The Boot and Flogger, London, UK

I like the ambiance of a traditional British pub as much as the next guy but the aromas and taste of stale beer are not so convincing. If only there was a place of tradition that replaced the ageing taps and casks with a wine cellar…

Oh wait – that would be the Boot and Flogger.


Traditional pub on the outside; a temple to wine on the inside.

The Boot and Flogger lies 5 minutes from London Bridge station and the bustling Borough Market. Opened in 1964 by wine merchant John Davy this establishment claims to be the first real wine bar in London. It has the feel of a traditional city pub (in the best sense) albeit with a more upmarket clientele. Wine by the glass, by the bottle and a pretty impressive and fairly priced fine wine list is enough that John Davy’s wine bar deserves our attention. I have been here a few times now but never with a fellow wine aficionado so am yet to sample the wine by the bottle and the prices on the fine wine list are really rather fair.


When I finally come with a fellow wine enthusiast I will be trying at least one of these.

It appears The Boot and Flogger also serves food, although I am unable to pass comment on either food or menu. There is plenty of wine paraphernalia inside, with some great maps, menus, and classic bottles – I get the impression John Davy really enjoys his wine. There is also a covered outside terrace, presumably suited to smoking the Cuban cigars sold at the bar. A decanter of vintage port (again very fairly priced) and a summer evening is starting to sound just the ticket.


Pouilly-Fuissé, Domaine Simonin, Cuvée des Roches, Burgundy, 2013.

Given that this is white Burgundy I am assuming this is 100% Chardonnay. This was available by the glass on the specials board for around £6 – a fair price for central London.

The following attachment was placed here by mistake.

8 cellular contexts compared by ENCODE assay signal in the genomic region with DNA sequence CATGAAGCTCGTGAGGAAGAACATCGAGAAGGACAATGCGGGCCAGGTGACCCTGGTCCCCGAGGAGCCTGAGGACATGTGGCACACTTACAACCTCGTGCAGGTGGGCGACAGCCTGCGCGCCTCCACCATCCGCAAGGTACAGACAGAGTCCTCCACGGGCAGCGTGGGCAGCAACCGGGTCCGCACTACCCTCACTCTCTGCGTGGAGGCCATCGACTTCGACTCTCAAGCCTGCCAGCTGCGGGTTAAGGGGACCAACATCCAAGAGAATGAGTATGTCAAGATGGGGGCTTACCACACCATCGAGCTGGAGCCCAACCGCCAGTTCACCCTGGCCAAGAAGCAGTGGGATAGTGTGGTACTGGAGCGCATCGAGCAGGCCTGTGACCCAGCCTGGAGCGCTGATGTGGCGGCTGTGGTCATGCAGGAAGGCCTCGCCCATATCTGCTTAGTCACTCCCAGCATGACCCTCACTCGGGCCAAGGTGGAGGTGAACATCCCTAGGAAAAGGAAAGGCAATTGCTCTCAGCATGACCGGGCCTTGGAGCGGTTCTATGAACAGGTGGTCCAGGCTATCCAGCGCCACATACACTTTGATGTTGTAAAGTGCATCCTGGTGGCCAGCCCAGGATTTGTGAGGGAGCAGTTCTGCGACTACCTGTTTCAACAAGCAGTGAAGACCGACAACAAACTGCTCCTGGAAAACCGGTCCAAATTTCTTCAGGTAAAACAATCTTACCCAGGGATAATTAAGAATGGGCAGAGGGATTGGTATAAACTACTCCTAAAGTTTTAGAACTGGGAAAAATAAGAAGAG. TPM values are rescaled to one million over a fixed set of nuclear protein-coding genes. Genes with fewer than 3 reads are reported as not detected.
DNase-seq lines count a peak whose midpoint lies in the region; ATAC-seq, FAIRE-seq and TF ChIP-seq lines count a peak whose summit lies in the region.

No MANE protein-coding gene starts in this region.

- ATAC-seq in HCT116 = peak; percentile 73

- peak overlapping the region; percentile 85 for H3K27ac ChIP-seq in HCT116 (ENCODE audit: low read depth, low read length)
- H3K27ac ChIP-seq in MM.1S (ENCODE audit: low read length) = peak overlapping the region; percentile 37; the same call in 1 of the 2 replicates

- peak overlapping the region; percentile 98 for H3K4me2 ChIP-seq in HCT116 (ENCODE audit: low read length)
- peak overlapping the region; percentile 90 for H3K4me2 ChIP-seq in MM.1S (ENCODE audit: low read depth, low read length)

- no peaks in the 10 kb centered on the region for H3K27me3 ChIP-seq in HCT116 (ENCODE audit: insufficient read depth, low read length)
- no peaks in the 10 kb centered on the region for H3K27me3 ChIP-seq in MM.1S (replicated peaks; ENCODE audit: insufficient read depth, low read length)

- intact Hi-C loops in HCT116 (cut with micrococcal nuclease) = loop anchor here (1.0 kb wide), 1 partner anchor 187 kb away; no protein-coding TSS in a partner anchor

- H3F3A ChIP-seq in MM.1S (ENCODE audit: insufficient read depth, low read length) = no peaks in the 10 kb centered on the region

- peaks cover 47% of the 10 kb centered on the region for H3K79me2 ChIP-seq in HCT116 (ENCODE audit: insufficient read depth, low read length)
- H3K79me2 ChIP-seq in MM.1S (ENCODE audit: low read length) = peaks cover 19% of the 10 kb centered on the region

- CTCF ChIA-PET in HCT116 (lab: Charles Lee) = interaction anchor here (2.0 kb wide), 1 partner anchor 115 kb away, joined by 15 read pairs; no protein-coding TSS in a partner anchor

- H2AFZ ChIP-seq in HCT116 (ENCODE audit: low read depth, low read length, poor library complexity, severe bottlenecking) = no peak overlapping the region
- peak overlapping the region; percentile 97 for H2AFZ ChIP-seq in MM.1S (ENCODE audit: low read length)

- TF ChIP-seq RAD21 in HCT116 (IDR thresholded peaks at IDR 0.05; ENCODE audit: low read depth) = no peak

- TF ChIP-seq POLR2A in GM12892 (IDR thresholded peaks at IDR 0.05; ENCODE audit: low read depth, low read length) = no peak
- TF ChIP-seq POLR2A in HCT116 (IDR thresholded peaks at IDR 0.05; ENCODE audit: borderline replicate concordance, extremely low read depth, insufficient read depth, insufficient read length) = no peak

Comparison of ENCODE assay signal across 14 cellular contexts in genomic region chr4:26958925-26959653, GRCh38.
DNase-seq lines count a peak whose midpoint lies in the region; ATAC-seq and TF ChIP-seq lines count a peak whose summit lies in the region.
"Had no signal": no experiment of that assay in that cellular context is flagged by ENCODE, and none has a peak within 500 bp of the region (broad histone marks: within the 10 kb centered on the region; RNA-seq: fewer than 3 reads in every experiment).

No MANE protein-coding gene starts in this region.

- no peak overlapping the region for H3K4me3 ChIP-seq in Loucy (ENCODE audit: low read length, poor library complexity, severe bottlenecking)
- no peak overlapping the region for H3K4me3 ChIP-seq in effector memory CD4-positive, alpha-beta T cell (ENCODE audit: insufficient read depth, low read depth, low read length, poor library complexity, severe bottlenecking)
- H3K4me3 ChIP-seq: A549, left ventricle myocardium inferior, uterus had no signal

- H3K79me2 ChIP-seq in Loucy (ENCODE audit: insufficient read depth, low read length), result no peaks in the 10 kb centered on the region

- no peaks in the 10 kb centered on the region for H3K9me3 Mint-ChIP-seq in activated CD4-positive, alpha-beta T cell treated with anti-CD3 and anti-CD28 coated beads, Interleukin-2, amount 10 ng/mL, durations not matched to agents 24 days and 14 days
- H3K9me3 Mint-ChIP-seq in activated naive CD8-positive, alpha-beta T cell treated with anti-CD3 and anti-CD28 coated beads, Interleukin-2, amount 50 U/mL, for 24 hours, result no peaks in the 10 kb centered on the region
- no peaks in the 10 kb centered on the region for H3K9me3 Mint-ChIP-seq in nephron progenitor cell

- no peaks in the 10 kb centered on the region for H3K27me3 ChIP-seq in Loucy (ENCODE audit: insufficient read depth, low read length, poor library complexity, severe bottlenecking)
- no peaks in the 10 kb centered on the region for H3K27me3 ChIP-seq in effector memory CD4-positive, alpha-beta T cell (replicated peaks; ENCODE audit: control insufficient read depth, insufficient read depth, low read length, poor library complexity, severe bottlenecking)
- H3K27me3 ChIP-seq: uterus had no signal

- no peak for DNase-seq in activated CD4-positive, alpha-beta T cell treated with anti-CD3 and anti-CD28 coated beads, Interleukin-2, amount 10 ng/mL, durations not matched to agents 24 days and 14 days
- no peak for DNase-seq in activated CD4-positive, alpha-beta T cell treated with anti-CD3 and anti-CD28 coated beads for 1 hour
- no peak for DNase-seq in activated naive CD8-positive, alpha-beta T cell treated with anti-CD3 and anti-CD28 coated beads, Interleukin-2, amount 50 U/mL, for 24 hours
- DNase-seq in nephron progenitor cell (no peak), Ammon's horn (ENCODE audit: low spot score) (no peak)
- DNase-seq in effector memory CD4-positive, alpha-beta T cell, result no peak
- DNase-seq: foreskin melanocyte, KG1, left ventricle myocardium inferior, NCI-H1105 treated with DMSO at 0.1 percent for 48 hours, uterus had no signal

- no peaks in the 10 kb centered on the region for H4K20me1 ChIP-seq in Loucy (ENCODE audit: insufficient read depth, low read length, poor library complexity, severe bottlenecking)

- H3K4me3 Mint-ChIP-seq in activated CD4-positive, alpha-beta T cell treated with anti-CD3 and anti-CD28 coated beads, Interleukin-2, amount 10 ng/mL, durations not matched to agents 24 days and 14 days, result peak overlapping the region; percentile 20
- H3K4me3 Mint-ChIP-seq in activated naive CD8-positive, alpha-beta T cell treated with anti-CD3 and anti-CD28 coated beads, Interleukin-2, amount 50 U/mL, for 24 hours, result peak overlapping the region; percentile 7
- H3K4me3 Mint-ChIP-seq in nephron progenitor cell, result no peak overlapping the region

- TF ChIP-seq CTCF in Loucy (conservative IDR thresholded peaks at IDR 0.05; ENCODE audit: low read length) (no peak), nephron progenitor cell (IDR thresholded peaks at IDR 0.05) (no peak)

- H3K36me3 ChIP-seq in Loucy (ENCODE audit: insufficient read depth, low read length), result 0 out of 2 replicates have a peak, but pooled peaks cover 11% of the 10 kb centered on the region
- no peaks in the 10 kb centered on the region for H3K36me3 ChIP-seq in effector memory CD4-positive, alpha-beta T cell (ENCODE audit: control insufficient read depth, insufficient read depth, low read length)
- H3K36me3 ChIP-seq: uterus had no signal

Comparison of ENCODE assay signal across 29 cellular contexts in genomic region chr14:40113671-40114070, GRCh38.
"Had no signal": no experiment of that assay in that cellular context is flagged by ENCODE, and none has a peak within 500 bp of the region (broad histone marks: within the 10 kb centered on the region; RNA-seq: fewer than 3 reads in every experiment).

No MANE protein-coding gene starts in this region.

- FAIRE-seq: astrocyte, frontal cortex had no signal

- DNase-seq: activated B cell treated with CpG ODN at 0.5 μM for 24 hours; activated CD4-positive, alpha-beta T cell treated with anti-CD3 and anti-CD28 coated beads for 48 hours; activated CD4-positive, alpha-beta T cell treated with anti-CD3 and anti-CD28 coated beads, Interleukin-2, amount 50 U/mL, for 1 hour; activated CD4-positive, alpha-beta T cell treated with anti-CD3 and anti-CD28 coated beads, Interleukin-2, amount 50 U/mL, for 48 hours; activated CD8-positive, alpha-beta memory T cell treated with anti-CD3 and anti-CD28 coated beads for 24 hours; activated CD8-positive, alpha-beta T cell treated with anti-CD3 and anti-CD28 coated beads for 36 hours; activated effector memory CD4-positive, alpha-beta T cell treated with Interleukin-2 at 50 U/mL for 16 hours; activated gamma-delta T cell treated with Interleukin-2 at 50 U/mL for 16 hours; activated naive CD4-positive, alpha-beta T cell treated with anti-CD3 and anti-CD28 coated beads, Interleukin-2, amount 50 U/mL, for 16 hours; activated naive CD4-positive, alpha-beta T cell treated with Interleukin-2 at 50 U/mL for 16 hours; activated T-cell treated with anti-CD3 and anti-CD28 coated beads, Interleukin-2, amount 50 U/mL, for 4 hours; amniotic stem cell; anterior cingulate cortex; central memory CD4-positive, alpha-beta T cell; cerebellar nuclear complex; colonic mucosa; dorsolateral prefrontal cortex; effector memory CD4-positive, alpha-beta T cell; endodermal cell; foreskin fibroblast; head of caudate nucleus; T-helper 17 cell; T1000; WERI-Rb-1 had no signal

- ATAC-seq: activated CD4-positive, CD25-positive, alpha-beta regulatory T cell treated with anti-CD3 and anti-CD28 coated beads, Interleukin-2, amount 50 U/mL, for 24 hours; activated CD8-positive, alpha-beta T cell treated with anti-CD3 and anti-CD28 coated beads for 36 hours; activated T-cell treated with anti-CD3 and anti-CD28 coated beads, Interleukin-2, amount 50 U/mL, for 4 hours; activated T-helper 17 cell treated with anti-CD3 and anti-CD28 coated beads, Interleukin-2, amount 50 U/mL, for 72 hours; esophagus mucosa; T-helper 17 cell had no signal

This wine presents as dried citrus  on the nose- think more lemon peel than zesty and fresh. On the palate the wine is fully dry with a high acidity and an earthy quality progressing into nuttiness and butter from the mid palate without becoming satisfyingly rich. The mouthfeel was waxy, rather than buttery and there was a bitter note on the late palate, which at a push I could call minerality. You can really feel the acid on this and I think it falls just a bit flat rather than being tightly wound.

Impression: For all the above this remains an enjoyable wine.  It is fairly priced, refreshing and interesting enough to whet the appetite before moving on to bigger and better things from the fine wine list.

Score: 86pts (DT)

Conclusions: All in all a pretty unique spot in central London with reasonable prices and a bit of history. Come with a fellow wine lover to make the most out your trip and sample the fine wine list. From Davy’s website it looks like the run a host of bars across the city  – let us know in the comments section where else is worth a visit.

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